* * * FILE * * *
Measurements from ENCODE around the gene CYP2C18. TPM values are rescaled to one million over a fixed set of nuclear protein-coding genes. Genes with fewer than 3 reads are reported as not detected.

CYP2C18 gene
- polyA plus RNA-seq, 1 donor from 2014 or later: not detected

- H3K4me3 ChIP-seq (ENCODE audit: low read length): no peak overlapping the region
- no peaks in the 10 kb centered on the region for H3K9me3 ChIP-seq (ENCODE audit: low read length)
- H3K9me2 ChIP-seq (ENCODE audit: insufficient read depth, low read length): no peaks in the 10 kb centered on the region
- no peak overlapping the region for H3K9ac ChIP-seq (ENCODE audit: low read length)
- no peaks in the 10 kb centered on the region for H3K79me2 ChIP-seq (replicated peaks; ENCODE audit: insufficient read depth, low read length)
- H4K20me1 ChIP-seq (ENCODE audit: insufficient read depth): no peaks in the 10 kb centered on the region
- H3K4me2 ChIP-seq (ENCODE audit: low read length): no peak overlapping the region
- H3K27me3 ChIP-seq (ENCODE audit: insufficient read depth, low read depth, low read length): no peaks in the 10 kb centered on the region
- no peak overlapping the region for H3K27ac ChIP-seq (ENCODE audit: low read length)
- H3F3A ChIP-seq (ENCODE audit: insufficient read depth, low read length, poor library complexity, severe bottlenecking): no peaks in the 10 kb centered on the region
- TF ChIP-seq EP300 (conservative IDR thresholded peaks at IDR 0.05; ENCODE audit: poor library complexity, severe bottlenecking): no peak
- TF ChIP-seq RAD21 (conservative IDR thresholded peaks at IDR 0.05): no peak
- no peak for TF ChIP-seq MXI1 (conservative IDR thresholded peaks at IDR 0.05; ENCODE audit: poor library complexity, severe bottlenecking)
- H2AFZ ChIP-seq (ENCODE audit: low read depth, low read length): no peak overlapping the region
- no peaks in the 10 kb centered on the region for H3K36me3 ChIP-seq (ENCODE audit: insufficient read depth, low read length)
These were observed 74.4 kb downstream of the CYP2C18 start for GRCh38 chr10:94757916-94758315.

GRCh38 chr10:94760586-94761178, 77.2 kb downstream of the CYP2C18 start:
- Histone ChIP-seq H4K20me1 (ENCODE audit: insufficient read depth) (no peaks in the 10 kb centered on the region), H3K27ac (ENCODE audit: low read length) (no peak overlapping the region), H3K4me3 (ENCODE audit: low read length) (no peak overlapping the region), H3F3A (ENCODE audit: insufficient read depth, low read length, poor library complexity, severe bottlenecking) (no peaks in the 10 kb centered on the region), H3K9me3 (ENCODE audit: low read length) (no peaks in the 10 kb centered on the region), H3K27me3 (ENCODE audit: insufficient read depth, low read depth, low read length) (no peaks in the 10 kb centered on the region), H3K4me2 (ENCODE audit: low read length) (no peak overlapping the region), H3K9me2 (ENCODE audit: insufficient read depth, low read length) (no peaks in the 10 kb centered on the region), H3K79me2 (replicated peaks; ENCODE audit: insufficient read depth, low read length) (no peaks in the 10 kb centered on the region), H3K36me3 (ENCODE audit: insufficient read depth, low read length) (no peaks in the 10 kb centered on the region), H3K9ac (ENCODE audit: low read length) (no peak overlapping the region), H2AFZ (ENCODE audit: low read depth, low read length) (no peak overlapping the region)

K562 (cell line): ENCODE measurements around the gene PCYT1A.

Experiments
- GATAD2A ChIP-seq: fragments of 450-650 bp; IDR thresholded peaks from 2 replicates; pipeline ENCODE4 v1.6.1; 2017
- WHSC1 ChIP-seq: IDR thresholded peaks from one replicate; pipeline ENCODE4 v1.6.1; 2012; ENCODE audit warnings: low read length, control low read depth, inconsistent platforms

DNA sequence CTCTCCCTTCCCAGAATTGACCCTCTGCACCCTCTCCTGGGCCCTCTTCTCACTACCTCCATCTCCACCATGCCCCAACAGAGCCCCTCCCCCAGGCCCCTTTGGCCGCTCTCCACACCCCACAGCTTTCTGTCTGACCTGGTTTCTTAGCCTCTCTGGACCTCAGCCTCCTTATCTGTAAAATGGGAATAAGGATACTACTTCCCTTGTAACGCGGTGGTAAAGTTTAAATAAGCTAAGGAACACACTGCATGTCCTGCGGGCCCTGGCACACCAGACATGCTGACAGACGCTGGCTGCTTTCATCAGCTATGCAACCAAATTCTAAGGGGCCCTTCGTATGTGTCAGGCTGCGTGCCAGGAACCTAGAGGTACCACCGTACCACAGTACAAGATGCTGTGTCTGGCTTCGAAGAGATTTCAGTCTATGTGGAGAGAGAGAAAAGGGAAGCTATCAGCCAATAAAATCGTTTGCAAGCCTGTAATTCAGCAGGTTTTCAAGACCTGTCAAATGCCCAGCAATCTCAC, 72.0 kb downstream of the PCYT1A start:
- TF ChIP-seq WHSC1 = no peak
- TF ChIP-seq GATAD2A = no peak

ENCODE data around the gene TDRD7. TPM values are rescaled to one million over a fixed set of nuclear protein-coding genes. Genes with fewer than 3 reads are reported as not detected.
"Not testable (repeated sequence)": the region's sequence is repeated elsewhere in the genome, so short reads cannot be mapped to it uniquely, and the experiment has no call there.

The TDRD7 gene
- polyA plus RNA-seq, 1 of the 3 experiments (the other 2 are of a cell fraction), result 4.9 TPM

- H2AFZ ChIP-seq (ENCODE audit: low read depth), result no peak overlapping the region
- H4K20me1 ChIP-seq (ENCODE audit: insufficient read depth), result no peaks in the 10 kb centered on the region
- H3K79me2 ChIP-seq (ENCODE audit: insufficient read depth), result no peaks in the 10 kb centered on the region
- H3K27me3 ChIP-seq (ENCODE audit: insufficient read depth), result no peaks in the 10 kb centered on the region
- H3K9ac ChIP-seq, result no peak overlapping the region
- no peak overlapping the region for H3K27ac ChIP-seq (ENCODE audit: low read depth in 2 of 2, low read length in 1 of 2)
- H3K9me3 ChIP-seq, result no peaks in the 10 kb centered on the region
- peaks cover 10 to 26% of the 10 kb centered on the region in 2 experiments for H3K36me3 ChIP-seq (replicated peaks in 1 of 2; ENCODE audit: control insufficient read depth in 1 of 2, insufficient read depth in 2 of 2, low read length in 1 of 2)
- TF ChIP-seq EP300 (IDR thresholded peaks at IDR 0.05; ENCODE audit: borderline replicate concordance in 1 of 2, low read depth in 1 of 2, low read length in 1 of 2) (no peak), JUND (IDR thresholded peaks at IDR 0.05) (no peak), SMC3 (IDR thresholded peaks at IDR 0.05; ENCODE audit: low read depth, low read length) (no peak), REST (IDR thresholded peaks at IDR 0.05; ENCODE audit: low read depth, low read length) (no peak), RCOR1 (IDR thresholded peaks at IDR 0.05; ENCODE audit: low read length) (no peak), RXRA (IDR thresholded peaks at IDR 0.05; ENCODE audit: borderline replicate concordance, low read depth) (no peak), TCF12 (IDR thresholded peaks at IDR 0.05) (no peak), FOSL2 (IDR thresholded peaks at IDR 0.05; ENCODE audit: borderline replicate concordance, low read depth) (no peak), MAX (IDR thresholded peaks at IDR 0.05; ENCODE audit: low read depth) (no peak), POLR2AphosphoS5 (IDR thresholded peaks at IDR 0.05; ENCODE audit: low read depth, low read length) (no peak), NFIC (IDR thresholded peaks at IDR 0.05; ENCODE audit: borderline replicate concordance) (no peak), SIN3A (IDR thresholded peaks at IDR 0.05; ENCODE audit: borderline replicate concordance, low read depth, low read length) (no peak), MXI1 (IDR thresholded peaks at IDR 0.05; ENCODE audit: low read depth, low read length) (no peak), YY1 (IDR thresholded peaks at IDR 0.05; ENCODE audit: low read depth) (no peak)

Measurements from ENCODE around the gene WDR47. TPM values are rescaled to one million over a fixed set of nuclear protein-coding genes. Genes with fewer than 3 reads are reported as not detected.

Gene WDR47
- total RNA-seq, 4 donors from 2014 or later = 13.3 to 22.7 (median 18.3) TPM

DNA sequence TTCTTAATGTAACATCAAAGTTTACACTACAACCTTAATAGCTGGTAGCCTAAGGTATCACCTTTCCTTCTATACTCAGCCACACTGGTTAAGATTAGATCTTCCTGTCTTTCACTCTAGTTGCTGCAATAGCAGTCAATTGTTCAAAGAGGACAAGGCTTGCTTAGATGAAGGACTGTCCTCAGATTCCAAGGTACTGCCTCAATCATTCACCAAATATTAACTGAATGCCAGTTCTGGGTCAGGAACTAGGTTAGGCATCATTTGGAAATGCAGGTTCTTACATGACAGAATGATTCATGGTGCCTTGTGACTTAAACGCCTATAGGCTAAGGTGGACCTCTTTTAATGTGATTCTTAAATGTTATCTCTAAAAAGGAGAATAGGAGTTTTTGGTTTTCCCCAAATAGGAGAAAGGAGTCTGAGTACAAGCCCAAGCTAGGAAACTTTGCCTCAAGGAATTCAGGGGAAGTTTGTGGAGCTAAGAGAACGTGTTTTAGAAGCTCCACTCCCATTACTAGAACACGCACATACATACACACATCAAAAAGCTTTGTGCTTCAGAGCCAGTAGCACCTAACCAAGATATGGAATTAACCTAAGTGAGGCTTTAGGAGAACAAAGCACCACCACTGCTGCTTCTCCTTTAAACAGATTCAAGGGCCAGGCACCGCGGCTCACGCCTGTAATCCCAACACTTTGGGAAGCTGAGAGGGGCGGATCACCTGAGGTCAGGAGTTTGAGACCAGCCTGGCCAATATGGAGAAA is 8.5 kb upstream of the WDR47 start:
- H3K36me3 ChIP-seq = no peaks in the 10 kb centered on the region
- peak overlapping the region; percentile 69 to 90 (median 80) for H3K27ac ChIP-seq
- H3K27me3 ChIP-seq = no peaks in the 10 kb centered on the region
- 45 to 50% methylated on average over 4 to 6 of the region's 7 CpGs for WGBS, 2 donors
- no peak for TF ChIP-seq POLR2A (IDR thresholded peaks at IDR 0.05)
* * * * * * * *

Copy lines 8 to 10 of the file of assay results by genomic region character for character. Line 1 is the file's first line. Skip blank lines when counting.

- no peaks in the 10 kb centered on the region for H3K79me2 ChIP-seq (replicated peaks; ENCODE audit: insufficient read depth, low read length)
- H4K20me1 ChIP-seq (ENCODE audit: insufficient read depth): no peaks in the 10 kb centered on the region
- H3K4me2 ChIP-seq (ENCODE audit: low read length): no peak overlapping the region